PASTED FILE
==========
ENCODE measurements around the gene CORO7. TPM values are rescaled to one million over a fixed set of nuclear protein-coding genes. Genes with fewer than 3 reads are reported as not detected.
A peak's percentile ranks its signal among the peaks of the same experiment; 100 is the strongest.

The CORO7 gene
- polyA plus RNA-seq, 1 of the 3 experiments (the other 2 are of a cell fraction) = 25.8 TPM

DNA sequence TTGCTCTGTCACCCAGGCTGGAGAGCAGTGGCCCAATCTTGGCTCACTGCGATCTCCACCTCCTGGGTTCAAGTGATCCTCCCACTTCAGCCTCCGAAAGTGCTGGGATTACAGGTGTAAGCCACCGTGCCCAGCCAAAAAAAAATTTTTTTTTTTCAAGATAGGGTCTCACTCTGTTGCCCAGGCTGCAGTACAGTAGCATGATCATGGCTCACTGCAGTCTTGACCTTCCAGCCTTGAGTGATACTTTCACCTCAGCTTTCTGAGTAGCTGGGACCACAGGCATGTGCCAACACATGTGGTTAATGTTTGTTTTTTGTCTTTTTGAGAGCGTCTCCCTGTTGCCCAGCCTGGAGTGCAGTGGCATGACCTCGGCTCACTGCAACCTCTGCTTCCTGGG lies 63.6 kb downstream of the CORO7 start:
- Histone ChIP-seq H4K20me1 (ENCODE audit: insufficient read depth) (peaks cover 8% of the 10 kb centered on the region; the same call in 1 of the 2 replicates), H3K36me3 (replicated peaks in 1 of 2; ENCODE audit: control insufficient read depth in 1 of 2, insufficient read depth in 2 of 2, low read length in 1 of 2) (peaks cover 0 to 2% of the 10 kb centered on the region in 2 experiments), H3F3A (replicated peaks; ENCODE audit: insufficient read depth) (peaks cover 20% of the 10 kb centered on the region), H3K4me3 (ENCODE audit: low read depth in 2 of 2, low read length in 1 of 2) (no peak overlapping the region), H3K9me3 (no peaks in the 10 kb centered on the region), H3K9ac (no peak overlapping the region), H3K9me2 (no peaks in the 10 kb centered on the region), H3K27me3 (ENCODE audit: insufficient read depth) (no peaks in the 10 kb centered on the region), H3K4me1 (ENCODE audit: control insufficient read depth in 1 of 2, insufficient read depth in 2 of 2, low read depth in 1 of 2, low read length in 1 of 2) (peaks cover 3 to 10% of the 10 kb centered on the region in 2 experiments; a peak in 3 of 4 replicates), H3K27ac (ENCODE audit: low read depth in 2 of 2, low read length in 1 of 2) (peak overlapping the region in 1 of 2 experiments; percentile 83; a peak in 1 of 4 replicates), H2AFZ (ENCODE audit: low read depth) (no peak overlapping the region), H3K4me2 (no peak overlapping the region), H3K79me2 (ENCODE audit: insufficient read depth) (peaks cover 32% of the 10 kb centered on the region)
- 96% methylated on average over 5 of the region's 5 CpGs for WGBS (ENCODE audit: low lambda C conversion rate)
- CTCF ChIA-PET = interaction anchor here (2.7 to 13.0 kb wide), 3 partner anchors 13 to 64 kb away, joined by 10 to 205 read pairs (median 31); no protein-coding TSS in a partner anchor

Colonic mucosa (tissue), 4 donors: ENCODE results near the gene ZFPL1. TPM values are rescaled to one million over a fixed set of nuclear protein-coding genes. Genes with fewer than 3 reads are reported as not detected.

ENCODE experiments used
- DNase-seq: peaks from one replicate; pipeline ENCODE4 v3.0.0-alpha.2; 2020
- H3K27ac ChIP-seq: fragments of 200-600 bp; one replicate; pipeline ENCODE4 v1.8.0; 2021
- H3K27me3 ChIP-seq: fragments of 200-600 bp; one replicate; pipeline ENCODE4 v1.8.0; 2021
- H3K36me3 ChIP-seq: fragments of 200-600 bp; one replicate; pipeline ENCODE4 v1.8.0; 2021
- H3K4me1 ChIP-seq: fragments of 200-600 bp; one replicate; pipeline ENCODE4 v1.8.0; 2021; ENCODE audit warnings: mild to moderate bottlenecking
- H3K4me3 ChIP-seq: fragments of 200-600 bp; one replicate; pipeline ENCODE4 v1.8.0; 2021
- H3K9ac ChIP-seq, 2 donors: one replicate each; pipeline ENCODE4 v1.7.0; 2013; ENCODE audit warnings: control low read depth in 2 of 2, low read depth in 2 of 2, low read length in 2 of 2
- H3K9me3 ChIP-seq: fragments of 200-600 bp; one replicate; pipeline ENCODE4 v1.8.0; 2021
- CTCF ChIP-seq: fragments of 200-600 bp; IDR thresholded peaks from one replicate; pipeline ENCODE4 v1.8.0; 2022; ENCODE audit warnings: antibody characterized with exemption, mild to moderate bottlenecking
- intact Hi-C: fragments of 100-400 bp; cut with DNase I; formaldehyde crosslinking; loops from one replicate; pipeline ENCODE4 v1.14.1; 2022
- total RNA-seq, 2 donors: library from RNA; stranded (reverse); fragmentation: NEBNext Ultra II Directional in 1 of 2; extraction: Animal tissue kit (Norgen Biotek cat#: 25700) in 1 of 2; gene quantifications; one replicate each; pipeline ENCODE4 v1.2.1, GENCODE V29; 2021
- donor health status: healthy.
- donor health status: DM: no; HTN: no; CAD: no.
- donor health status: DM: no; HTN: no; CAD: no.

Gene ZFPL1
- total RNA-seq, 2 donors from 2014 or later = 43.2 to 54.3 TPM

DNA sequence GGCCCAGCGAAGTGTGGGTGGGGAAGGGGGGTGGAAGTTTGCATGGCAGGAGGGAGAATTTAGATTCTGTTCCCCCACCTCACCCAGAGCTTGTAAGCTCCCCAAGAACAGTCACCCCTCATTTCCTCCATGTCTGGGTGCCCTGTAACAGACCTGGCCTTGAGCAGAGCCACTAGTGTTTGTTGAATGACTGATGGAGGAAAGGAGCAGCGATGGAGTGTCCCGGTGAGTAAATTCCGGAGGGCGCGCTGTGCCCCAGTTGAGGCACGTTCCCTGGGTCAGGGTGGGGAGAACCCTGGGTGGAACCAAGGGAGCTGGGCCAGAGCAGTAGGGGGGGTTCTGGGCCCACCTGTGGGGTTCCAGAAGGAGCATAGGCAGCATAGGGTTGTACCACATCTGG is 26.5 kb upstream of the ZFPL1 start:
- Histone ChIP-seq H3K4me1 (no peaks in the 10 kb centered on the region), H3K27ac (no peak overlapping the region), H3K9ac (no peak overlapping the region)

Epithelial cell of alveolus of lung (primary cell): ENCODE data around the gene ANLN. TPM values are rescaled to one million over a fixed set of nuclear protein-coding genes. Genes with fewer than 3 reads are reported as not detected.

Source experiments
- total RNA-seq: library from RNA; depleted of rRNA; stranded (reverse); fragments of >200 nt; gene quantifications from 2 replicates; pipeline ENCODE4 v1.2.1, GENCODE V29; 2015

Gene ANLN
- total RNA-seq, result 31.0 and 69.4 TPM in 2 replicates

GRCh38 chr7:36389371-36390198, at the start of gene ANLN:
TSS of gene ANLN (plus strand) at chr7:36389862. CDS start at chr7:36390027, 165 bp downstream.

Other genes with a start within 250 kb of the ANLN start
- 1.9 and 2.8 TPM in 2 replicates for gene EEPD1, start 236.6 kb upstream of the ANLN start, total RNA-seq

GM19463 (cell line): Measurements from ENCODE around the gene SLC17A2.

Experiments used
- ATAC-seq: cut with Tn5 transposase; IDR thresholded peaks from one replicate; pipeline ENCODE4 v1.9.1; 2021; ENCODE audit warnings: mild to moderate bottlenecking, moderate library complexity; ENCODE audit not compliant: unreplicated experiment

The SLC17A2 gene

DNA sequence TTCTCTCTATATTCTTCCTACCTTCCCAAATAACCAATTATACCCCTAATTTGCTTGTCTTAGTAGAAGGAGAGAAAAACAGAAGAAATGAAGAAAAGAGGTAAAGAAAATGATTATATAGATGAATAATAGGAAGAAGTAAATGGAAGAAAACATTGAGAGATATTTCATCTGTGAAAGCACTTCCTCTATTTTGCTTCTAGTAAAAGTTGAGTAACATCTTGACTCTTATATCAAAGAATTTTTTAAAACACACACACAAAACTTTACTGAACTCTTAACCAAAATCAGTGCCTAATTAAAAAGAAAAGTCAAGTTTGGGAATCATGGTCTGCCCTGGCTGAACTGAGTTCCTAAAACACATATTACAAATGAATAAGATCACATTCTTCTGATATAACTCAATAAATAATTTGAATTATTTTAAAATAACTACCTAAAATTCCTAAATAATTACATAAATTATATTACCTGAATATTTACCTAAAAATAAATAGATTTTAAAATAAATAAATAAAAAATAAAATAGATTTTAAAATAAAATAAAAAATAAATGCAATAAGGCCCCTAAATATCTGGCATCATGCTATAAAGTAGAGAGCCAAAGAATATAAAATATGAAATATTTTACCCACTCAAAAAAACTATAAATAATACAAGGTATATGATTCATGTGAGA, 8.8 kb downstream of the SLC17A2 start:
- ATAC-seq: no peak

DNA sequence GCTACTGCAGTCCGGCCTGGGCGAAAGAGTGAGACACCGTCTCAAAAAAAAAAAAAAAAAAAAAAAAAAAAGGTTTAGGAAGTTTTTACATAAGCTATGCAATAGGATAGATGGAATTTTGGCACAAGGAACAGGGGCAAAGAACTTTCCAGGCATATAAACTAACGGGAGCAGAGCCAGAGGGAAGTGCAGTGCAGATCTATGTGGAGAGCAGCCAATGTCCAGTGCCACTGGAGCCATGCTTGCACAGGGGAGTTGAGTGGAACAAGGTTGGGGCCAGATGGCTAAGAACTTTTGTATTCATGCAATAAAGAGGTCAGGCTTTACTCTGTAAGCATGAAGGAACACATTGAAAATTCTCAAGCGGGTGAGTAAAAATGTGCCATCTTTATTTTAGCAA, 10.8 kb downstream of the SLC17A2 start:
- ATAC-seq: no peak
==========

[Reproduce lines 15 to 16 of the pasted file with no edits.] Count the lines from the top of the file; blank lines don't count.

- H3K4me1 ChIP-seq: fragments of 200-600 bp; one replicate; pipeline ENCODE4 v1.8.0; 2021; ENCODE audit warnings: mild to moderate bottlenecking
- H3K4me3 ChIP-seq: fragments of 200-600 bp; one replicate; pipeline ENCODE4 v1.8.0; 2021